The EU must lead on natural climate solutions

by Justin Adams | The Nature Conservancy
Wednesday, 21 February 2018 14:23 GMT

FILE PHOTO: An aerial view shows a cleared forest area under development as a palm oil plantation by palm oil companies in the Ketapang district of Indonesia's West Kalimantan province July 5, 2010. REUTERS/Crack Palinggi

Image Caption and Rights Information

* Any views expressed in this article are those of the author and not of Thomson Reuters Foundation.

Many economists and policy advisors ignore the potential of natural climate solutions at our peril

A recent report by the European Academies Science Advisory Council (EASAC), which advises European Union states, caused something of a furore in climate change circles by attacking the potential of so-called “negative emissions technologies”. These aim to suck unwanted greenhouse gas emissions out of the sky. The report was right to question the feasibility of many of these technologies. But the authors were wrong to downplay natural climate solutions – better management of forests and agricultural land – which many experts increasingly see as essential to preventing dangerous climate change. 

This was short-sighted. Natural climate solutions are in fact the world’s oldest negative emissions technology. By managing carbon dioxide-hungry forests and agricultural lands better, we can remove vast quantities of greenhouse gases from the atmosphere and store them in trees and soils. The latest evidence is that natural climate solutions can provide 37 percent of cost-effective carbon dioxide mitigation needed through 2030 for us to have a good chance of holding global warming to below 2 degrees Celsius this century.  

More and more governments are directing investment towards natural climate solutions, and with good reason: they are cheap. They are simple to implement, generally requiring a change in behaviour around how the carbon in forests and agricultural soils is managed. There is also no shortage of companies offering high tech solutions in the sector that make this even easier to do.  

Most of these are in the emerging “nature tech” sector. There are already hundreds of companies which have entered the business of planting trees to restore degraded and deforested lands. Capital has flowed from private equity, venture capital and impact investors, among others. 

The Amsterdam-based Land Life Company aims to restore some of the two billion hectares of degraded land worldwide with its ‘Cocoon’ planting technology which it claims can cut the cost of tree planting by 90 percent. EcoPlanet Bamboo from Illinois is establishing bamboo plantations on degraded land, disrupting traditional supply chains of timber and fibre sources.  

Nature tech companies also have a role to play in maintaining and restoring soil quality. In Brazil, Agrosatélite produces geographic mapping tools that assist with planning agricultural production in tandem with conservation, while Applied GeoSolutions in the United States uses remote sensing and soil bio-geochemical models to develop high-resolution analyses of carbon stock changes in the soil.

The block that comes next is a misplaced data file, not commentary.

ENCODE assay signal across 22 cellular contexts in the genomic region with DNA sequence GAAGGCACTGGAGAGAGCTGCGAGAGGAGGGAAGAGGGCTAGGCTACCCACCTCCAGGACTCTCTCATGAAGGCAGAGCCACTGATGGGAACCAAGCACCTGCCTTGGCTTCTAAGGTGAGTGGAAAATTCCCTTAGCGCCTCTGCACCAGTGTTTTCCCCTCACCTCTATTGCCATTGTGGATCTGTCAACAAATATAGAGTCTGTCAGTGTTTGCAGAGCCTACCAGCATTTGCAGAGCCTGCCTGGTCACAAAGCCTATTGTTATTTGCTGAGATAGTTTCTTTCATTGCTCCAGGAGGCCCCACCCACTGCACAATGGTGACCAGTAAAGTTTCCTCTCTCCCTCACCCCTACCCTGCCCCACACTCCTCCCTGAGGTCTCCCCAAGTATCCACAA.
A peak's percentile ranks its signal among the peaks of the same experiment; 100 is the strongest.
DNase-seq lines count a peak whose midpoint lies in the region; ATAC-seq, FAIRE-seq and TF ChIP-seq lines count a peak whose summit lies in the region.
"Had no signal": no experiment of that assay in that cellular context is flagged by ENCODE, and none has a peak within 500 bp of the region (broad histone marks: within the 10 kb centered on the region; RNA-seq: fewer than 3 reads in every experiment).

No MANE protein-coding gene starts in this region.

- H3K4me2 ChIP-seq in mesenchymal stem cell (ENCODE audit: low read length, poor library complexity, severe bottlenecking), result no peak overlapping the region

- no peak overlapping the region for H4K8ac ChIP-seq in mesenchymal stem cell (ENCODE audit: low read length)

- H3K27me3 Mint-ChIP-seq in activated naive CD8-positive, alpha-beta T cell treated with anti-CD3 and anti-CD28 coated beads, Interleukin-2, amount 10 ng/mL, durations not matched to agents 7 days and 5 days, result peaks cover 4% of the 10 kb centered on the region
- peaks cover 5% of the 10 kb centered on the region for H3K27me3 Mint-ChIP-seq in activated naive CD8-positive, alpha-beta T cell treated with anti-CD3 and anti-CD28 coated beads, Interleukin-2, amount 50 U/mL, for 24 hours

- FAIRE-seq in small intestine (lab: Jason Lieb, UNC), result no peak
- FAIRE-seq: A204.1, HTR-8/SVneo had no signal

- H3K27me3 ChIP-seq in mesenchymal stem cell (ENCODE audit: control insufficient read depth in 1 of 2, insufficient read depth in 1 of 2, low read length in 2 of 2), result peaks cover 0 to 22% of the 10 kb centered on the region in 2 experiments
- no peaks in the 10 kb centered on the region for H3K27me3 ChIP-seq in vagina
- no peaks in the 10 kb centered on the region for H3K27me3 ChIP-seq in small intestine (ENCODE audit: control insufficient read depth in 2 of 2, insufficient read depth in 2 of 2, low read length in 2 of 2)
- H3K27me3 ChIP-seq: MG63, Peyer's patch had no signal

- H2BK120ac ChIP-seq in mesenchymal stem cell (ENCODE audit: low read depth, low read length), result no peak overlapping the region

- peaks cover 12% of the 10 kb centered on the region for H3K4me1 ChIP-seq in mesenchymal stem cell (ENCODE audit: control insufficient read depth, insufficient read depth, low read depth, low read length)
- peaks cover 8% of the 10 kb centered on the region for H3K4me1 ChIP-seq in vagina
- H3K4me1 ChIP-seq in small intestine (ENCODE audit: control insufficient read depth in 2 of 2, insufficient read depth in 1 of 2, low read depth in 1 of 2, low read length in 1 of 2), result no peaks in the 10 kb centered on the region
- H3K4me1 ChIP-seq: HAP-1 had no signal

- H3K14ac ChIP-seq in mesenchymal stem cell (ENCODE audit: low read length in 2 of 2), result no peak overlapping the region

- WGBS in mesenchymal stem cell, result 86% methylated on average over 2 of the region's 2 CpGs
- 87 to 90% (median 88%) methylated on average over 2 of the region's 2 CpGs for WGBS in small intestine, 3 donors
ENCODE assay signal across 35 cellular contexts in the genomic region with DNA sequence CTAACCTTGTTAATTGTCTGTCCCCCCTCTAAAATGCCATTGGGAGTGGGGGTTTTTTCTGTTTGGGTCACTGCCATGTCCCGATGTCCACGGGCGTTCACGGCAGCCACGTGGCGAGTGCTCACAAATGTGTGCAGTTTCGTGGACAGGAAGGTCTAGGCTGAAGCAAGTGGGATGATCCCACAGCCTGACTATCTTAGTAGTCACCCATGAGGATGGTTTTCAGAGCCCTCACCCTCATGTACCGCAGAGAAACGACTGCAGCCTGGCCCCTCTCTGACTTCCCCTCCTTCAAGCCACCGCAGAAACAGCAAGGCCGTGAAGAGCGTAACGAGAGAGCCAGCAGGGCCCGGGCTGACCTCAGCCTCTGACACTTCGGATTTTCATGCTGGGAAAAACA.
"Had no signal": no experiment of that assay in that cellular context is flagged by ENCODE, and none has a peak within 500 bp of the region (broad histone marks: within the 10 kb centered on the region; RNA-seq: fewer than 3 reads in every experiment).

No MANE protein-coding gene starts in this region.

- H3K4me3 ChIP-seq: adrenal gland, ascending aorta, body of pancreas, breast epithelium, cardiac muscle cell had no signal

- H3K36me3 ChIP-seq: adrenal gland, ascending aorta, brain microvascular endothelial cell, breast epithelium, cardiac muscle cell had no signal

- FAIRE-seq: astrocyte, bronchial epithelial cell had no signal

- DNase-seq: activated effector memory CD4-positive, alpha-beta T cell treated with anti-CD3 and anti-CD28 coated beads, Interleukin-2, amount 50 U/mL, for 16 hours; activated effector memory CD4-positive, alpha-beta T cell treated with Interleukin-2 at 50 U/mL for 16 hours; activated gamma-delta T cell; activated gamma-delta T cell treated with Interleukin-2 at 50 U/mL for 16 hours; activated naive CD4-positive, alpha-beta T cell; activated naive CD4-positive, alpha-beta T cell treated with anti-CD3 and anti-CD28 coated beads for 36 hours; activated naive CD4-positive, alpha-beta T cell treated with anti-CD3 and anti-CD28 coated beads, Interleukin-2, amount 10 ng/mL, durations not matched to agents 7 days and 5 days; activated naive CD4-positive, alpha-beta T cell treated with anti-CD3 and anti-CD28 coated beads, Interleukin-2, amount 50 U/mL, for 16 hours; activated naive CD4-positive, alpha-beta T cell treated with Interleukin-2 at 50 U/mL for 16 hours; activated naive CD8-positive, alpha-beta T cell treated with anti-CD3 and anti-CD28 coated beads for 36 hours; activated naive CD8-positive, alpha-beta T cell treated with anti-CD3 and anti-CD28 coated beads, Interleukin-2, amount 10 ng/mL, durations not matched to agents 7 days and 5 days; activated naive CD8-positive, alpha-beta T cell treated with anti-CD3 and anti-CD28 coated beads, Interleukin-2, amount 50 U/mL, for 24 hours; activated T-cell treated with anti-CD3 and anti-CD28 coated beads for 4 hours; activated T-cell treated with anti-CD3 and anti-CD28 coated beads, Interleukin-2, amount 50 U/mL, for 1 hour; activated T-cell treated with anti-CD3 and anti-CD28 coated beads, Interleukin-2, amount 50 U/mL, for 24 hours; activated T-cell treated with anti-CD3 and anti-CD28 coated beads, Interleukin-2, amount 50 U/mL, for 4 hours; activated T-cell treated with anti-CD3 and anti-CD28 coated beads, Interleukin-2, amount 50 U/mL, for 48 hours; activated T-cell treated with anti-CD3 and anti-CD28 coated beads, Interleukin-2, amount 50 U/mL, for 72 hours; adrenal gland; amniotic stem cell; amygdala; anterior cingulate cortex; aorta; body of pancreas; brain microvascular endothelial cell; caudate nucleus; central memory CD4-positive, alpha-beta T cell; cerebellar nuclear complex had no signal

The EASAC report does highlight the importance of one natural climate solution – reducing deforestation. This is often the cheapest way to cut net carbon emissions and involves preventing the conversion of forest carbon stocks for logging, agriculture or urban development. Reducing deforestation is certainly important, but reforestation will also be necessary to achieve the level of carbon dioxide mitigation needed. Contrary to what the EASAC report suggests, here is no trade-off between the two. In fact, well-managed reforestation can actually help countries slow or halt deforestation. 

Here too we see the emergence of new entrepreneurial companies like Planet Labs, which uses a constellation of miniature satellites to continuously scan the Earth, beaming down a stream of open-source data that can be used to monitor for deforestation. Orbital Insight, another U.S. company, uses specially developed software to source and analyse huge amounts of data about the state of the planet from drones, balloons and satellites.  

There are also demand-side negative emissions technologies that the EASCA report did not examine. New engineered construction materials like cross-laminated timber (CLT) for example, are increasingly used in Australia, Canada, Europe and the United States. Europe is a leader in these technologies with companies like Massivholz, Binderholz and Stora Enso. CLT is stronger than steel or concrete and permanently locks up carbon in timber buildings. Replacing half of the steel, concrete and brick used globally with CLT and similar technologies could avoid as much as 3 gigatonnes of carbon dioxide equivalent in emissions per year. 

The climate community has come a long way to make a strong case for radical transformation of the energy system. But there is no single, simple solution to climate change. It is easy to dismiss land use as the most complicated, least certain option. Many economists and policy advisors do not have a detailed grasp of the trade-offs involved. And they ignore the potential of natural climate solutions at our peril.  

Justin Adams is managing director for global lands at The Nature Conservancy